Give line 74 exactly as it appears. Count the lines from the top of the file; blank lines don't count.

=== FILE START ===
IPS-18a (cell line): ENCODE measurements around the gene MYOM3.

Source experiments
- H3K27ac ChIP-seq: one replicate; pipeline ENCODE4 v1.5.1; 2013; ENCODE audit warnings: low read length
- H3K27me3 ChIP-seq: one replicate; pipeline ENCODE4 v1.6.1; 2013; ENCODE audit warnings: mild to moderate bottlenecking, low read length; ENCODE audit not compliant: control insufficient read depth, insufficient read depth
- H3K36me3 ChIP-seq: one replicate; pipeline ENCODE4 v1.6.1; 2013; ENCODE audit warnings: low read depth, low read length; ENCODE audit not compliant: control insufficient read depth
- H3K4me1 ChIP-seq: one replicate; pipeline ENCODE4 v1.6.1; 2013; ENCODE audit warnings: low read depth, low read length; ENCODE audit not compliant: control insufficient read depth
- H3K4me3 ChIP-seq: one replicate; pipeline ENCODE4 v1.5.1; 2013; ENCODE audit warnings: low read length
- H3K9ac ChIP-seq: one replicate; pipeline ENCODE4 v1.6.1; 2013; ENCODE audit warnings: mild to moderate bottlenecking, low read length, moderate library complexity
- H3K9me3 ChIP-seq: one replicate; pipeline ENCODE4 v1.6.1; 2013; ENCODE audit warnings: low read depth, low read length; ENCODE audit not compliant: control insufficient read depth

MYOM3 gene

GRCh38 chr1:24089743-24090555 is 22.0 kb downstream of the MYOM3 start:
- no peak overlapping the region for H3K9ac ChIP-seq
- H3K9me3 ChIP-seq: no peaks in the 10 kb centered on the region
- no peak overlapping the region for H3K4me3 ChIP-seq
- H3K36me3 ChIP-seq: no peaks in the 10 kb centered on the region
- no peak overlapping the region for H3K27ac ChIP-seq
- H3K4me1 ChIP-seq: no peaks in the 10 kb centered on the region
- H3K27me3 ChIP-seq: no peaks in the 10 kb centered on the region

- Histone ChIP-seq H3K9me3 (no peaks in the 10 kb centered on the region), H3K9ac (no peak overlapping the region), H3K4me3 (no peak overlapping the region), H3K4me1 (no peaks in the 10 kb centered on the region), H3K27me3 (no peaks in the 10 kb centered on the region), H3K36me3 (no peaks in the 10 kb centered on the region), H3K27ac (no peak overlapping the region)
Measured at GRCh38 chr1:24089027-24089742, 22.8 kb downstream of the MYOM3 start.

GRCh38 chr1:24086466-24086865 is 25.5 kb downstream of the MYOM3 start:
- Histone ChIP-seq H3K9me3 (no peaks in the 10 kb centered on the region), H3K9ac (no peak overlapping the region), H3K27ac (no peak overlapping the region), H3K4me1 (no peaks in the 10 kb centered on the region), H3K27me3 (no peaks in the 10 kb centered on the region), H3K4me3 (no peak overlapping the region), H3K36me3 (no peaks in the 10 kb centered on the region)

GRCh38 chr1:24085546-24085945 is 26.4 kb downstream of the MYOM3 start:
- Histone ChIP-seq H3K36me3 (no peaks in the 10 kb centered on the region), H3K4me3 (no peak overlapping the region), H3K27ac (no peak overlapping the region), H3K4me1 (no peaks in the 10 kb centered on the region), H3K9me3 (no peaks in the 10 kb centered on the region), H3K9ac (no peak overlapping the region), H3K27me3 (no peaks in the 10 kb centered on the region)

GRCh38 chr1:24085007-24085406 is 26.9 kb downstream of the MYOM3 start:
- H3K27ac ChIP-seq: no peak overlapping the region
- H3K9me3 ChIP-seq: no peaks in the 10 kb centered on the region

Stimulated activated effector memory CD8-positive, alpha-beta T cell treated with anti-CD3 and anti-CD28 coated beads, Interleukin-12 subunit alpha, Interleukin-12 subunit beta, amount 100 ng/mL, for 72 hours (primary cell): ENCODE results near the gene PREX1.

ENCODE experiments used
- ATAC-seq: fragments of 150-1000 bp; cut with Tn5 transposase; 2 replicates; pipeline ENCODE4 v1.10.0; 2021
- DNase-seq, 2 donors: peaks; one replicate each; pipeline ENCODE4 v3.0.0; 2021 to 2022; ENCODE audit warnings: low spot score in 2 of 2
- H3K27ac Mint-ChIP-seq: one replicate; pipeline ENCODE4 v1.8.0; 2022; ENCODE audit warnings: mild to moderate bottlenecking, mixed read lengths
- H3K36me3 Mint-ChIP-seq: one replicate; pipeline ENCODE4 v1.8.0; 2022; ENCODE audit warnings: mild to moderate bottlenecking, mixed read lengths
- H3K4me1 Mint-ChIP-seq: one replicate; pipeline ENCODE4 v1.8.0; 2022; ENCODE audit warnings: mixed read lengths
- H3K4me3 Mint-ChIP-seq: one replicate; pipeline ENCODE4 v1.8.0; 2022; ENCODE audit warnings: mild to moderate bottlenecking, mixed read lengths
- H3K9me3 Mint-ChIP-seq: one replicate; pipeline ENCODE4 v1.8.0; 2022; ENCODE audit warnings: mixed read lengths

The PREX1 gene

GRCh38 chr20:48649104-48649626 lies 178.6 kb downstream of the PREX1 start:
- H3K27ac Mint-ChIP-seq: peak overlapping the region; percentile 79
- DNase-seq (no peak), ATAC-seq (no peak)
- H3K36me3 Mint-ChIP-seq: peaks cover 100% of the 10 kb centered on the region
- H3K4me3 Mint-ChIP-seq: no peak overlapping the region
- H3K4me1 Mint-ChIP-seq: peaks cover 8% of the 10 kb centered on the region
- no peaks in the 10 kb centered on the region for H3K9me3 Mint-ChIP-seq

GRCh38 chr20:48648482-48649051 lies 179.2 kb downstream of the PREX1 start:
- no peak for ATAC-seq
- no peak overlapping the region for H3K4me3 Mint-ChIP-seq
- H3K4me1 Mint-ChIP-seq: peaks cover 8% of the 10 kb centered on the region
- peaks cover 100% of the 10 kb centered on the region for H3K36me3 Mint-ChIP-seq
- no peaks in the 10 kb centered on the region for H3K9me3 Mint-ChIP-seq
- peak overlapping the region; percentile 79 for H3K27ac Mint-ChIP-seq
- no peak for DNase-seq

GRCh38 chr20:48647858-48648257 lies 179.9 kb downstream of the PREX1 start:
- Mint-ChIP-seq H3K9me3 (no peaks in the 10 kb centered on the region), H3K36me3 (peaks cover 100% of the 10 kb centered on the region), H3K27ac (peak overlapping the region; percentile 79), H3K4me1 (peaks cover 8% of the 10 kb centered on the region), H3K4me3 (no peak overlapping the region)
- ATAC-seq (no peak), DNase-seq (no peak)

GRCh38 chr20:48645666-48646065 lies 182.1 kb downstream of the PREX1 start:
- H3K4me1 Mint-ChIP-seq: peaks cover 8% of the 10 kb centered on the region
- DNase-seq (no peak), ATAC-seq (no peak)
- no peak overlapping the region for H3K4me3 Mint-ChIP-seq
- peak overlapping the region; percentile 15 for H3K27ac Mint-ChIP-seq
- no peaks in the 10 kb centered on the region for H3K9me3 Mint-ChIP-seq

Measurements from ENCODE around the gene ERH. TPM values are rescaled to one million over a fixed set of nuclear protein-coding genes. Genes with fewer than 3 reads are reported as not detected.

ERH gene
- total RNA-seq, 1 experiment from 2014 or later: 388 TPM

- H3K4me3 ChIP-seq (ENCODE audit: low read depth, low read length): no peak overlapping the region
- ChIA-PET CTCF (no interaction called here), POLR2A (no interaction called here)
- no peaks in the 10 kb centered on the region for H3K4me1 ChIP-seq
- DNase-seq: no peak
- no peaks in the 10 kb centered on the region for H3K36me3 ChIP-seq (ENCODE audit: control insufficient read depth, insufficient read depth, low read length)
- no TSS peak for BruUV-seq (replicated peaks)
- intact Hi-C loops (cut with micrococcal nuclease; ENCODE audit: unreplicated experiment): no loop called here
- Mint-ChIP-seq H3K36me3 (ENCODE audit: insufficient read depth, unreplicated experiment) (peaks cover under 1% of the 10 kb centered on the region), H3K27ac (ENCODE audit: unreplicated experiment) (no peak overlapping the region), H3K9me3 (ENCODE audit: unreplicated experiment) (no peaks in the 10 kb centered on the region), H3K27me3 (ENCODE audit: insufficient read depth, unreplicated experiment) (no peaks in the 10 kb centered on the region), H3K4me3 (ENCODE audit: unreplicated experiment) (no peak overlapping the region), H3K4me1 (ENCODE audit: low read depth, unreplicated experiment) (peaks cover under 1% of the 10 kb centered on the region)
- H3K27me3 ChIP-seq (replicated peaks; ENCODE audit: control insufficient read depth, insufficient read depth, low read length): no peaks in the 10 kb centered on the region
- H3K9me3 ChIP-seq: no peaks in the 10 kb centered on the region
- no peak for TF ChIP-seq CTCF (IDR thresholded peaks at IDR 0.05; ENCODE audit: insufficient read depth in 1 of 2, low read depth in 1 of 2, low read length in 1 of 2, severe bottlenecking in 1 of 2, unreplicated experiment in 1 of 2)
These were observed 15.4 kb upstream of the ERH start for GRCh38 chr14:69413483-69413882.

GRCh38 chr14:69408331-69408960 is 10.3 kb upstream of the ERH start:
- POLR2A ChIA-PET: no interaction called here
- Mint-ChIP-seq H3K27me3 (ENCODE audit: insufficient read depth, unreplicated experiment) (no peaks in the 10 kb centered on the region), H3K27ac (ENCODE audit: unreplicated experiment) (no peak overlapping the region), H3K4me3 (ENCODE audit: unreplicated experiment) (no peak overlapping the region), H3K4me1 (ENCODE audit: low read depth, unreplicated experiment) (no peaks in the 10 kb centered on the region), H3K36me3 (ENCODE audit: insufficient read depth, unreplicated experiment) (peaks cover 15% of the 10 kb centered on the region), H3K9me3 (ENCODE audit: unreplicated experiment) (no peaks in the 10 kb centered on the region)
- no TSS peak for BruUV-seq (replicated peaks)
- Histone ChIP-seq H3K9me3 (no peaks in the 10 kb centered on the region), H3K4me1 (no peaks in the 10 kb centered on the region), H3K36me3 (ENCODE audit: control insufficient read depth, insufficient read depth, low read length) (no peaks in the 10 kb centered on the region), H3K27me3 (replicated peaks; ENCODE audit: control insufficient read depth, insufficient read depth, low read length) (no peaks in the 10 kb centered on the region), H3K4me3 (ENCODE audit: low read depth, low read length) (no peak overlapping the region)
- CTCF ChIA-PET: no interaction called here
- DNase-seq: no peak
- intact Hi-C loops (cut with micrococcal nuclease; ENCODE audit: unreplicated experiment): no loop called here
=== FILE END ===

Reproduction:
- H3K9me3 ChIP-seq: no peaks in the 10 kb centered on the region